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J.N. v. Penn-Delco Sch. Dist.

United States District Court, E.D. Pennsylvania

November 7, 2014


For J.N., A MINOR, BY HIS PARENTS AND NATURAL GUARDIANS, J.N. AND C.N., Plaintiff: JUDITH A. GRAN, LEAD ATTORNEY, Freeman Carolla Reisman & Gran LLC, Haddonfield, N.J. USA.

For Penn-Delco School District, Defendant: GABRIELLE C. SERENI, RAFFAELE & PUPPIO LLP, Media, PA USA.

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This action is being brought under the Individuals with Disabilities Education Act (" IDEA" ), 20 U.S.C. § 1400, on behalf of Plaintiff J.N., an eight-year-old student diagnosed with severe childhood apraxia of speech, by his parents, J.N. and C.N. (collectively, " Plaintiffs" ). Plaintiffs claim that Defendant Penn-Delco School District (" the District" ) offered J.N. an Individualized Education Program (" IEP" )[1] for the 2013-14 school year that was inadequate to meet his needs,[2] and that the District is thus required to reimburse Plaintiffs for J.N.'s placement at TALK, a private school specializing in his disability. Compl. ¶ ¶ 4-5.

After the 2013-14 school year came to an end, the District offered an IEP for the 2014-15 school year on July 9, 2014. Mot. Amend Compl. 3, ECF No. 9. According to the Plaintiffs, however, the District's new IEP is virtually the same as the former IEP. Id. at 4. J.N.'s parents thus rejected it and informed the District that they would maintain J.N.'s placement at TALK for the coming school year and seek reimbursement of the costs of that placement from the District. Id. Plaintiffs now move to amend the Complaint to seek reimbursement for tuition and associated costs for the 2014-15 school year. Defendant contends that this Court does not possess jurisdiction over this proposed amendment to the claim, given that the claim for the 2014-15 year has not been separately exhausted through administrative proceedings. Plaintiffs disagree, arguing that the claim has already been exhausted and does not require reexhaustion, given that--because the new IEP is virtually identical to the old, inadequate IEP--the Complaint remains substantively the same.


The dispute over the District's IEP and tuition reimbursement proceeded to Pennsylvania's Office of Dispute Resolution. After a nine-session hearing, the Hearing Officer concluded that the District was able to provide an appropriate education placement for J.N., but that it needed " to take steps to alleviate [the] Parents' concerns" regarding the adequacy of speech/language services. Compl. Ex. A, Hearing Officer Decision, at 2. The Hearing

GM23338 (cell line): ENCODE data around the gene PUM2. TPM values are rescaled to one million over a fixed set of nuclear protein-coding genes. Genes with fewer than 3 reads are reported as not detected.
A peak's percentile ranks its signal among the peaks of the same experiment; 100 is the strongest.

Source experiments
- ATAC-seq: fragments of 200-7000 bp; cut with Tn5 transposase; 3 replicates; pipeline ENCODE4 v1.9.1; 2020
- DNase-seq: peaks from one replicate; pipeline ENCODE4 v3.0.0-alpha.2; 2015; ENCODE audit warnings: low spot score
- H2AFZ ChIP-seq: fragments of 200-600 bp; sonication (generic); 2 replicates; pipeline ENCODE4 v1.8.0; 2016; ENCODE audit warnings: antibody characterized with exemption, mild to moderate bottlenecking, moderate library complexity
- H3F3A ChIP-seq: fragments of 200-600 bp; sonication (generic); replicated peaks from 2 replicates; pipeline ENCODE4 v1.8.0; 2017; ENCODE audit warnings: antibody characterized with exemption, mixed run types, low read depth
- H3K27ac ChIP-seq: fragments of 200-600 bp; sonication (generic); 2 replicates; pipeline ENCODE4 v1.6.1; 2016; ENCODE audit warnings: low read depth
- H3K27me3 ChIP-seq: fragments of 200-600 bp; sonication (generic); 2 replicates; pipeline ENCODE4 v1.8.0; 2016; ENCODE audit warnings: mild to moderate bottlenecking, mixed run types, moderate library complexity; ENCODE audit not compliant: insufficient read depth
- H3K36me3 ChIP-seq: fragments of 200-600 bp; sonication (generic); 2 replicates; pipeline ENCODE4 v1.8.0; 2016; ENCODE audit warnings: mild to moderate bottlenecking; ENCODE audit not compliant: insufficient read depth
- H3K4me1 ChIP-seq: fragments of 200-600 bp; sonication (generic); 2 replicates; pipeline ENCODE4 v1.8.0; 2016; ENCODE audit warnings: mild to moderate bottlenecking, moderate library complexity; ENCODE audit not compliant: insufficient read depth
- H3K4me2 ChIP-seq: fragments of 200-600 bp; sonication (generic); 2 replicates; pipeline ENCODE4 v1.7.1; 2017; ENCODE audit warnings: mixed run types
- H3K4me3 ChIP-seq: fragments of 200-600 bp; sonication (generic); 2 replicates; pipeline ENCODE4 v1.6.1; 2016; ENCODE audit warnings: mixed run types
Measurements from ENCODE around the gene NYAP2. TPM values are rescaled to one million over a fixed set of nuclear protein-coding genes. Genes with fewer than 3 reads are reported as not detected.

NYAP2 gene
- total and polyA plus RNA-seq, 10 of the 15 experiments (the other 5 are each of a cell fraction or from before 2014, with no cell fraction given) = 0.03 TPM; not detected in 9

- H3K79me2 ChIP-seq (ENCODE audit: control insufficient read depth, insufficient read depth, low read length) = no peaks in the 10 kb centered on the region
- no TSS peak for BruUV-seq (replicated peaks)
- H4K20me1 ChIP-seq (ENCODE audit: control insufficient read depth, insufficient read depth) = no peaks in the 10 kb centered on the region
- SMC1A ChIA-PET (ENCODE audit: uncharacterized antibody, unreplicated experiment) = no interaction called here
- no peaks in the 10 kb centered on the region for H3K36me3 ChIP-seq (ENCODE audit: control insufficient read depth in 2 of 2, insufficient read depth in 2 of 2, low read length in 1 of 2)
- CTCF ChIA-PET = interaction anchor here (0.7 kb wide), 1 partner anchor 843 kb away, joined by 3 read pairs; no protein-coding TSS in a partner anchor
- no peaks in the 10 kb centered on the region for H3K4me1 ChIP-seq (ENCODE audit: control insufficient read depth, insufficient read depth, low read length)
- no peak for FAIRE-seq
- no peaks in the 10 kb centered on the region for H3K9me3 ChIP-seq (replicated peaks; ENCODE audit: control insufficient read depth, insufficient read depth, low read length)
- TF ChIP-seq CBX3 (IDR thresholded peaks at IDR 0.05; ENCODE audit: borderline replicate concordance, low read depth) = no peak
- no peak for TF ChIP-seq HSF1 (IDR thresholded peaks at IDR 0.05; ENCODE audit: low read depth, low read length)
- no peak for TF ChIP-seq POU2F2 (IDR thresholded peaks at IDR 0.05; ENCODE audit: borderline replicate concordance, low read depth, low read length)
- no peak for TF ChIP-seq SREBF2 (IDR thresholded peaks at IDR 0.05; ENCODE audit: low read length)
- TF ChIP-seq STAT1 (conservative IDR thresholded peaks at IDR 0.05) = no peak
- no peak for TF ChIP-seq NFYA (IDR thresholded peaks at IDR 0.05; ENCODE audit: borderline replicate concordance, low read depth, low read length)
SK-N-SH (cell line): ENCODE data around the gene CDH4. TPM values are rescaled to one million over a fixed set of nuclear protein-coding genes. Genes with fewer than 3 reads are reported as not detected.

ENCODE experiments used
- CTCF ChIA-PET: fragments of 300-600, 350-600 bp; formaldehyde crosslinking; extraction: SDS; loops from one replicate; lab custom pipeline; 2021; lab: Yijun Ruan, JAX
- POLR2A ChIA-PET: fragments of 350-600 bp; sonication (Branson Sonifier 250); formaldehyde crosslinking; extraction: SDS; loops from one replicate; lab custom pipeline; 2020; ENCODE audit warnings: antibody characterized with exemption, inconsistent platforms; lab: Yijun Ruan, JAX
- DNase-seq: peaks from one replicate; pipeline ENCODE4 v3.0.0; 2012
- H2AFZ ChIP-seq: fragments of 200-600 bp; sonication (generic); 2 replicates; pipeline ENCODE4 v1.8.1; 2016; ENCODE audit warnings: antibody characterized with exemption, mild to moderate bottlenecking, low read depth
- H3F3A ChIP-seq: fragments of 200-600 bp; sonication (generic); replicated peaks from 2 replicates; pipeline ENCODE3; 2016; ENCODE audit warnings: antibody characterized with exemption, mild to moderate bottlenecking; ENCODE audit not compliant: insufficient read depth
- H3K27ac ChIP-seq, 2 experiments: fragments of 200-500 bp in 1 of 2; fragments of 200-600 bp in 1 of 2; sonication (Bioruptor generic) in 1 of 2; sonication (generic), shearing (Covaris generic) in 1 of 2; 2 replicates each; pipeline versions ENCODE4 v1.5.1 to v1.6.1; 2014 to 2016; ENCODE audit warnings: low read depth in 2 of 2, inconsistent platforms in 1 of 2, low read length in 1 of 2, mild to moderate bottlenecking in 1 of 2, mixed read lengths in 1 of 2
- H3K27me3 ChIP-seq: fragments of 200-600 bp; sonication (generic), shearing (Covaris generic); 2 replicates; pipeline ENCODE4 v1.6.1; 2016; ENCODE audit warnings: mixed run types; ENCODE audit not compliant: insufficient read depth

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Officer denied Plaintiffs' tuition reimbursement claim.

Plaintiffs appealed that decision by filing the instant Complaint[3] on March 19, 2014, bringing claims under the Individuals with Disabilities Education Act, 20 U.S.C. § 1400; the Rehabilitation Act, 29 U.S.C. § 794; and the Americans with Disabilities Act, 42 U.S.C. § 12131. The District answered on May 6, 2014. Plaintiffs filed a motion to amend the Complaint on August 22, 2014, and Defendant submitted a memorandum in opposition to Plaintiffs' motion to amend the Complaint on September 5, 2014. Most recently, Plaintiffs filed a reply memorandum in support of the motion to amend the Complaint on September 23, 2014.


Under Federal Rule of Civil Procedure 15(a), a court " should freely give leave" for a party to amend its pleading " when justice so requires." Thus, the United States Supreme Court has stated that:

[i]n the absence of any apparent or declared reason--such as undue delay, bad faith or dilatory motive on the part of the movant, repeated failure to cure deficiencies by amendments previously allowed, undue prejudice to the opposing party by virtue of allowance of the amendment, futility of amendment, etc.--the leave sought should, as the rules require, be " freely given."

Foman v. Davis, 371 U.S. 178, 182, 83 S.Ct. 227, 9 L.Ed.2d 222 (1962). The decision whether or not to permit amendment is generally under the discretion of the district court, so long as the court provides a rationale for denial. Grayson v. Mayview State Hosp., 293 F.3d 103, 108 (3d Cir. 2002) (quoting Foman, 371 U.S. at 182).

Before filing a civil action seeking relief available under the IDEA, a plaintiff must exhaust the administrative remedies available under that statute. Batchelor v. Rose Tree Media Sch. Dist., 759 F.3d 266, 272 (3d Cir. 2014). Moreover, this requirement of exhaustion is not a matter of discretion--it is jurisdictional: the Third Circuit has made it clear that " [i]n the normal case, exhausting the IDEA's administrative process is required in order for the statute to 'grant[ ] subject matter jurisdiction to the district court[ ].'" Id. (quoting Komninos v. Upper Saddle River Bd. of Educ., 13 F.3d 775, 778 (3d Cir. 1994)).

This Court has previously observed that " courts have strictly adhered to [this exhaustion] rule . . . except in a few limited circumstances." A.S. v. William Penn Sch. Dist., No. 13-2312, 2014 WL 1394964, at *4 (E.D. Pa. Apr. 10, 2014). Generally speaking, failure to exhaust may be excused only where: " (1) exhaustion would be futile or inadequate; (2) the issue presented is purely a legal question; (3) the administrative agency cannot grant relief; and (4) exhaustion would cause severe or irreparable harm." D.E. v. Cent. Dauphin Sch. Dist., 765 F.3d 260, 275 (3d Cir. 2014).